Data and figures are presented as mean ± standard deviation (SD) and 90% confidence limits/confidence intervals (CL/CI). All data were first log-transformed to reduce bias arising from non-uniformity error. Changes between pre-post values in the rate of force development and jump height were assessed using standardized differences based on the Cohen’s effect-size principle. Then, magnitude-based inference (MBI) was used as an equivalent of Bayesian with a minimally informative prior distribution. Probabilities were used to make a qualitative probabilistic mechanistic inference about the true changes/differences in changes within the groups, which were assessed compared to the smallest worthwhile change (0.2 x pre-tests between-subjects SDs) (Buchheit, 2016). Thresholds values for standardized changes/differences in the changes were >0.2 (small), >0.6 (moderate), >1.2 (large) and >2 (very large) (Lacome et al., 2019). Finally, the probability of any substantial difference relative to the predefined target values was interpreted using the following scale: <0.5%, most unlikely; 0.5–5%, very unlikely; 5–25%, unlikely; 25–75%, possibly; 75–95%, likely; 95– 99.5%, very likely; >99.5%, most likely (Batterham and Hopkins, 2006). The effects were declared relevant if the outcome probability was likely (75%). Pearson’s product-moment correlation analysis was used to compare the association between the RFD and jump height. The following criteria were adopted to interpret the magnitude of the correlation (r) between variables: ≥0.1 trivial, >0.1–0.3 small, >0.3–0.5 moderate, >0.5–0.7 large, >0.7–0.9 very large, and >0.9–1.0 almost perfect. If 90% confidence intervals overlapped small positive and negative values, the magnitude was deemed unclear; otherwise, the magnitude was deemed the observed magnitude. Statistical significance was set at p < 0.05. The analysis was performed using the “mbir” package of the R software.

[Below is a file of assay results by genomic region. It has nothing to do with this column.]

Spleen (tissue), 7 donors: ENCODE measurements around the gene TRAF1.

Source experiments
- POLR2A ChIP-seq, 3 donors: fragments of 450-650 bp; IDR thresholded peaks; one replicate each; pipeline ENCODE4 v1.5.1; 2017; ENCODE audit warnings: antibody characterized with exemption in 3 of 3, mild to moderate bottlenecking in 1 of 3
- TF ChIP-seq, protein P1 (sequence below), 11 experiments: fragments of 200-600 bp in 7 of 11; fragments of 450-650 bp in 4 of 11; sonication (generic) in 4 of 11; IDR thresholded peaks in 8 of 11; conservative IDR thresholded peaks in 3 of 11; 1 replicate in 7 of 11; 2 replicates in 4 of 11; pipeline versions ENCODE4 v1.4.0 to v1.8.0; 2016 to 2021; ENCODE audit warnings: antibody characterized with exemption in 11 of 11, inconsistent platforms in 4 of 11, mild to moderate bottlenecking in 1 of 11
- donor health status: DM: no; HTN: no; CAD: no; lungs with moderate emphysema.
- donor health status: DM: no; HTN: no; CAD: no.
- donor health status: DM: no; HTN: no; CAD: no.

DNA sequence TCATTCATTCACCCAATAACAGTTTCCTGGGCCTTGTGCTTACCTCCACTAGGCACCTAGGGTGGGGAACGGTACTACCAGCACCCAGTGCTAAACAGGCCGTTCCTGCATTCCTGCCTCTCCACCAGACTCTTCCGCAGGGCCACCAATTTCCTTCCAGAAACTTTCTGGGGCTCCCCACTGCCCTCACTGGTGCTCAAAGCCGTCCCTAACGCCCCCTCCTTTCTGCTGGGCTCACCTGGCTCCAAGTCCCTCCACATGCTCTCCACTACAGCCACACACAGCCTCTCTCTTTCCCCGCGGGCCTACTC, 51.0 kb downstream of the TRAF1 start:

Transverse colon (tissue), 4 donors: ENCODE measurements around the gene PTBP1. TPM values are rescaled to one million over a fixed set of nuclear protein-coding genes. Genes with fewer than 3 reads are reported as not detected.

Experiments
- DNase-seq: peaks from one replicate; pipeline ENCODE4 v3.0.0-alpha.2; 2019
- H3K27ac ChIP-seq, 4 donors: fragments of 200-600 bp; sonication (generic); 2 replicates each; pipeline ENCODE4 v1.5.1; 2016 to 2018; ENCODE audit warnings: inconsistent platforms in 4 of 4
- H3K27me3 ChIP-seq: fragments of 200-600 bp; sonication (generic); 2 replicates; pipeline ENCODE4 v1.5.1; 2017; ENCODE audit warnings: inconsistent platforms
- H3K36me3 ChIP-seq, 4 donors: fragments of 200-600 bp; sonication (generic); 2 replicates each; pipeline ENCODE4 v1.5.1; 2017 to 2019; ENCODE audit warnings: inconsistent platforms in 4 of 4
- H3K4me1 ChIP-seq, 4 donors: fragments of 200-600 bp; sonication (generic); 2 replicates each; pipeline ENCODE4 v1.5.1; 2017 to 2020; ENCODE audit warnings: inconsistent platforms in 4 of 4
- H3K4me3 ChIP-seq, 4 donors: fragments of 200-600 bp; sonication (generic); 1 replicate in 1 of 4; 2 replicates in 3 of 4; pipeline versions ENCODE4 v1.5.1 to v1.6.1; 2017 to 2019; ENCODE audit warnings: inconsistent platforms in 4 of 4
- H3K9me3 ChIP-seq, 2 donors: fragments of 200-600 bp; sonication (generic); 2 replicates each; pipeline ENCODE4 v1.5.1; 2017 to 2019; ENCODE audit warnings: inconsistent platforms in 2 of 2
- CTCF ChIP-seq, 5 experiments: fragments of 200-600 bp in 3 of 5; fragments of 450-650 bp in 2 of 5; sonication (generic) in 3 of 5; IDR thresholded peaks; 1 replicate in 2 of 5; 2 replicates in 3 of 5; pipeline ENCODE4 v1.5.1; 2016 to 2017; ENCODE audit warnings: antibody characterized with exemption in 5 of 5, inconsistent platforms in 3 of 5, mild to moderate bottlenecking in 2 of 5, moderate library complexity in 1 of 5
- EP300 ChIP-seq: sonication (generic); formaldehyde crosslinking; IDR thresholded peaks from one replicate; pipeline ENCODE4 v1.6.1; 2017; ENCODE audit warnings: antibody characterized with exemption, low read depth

Results
Accumulative analysis of the rate of force development

Analysis showed a likely small decrease in the accumulative RFD (mean difference −17.4 N/s/kg, 90% CL (-26.7; -8.1); d = -0.25; p = 0.003; Figure 3A and Figure 4) for the static stretching group, while for the dynamic stretching group, results showed a likely small increase (mean difference 31.2 N/s/kg, 90% CL (18.3; 44.1); d = 0.47; p = 0.019; Figure 3A and Figure 4). Analysis for the control group showed a likely trivial increase and no significant difference (mean difference 4.5 N/s/kg, 90% CL (-7.1; 16.2); d = 0.08; p = 0.531; Figure 3A and Figure 4).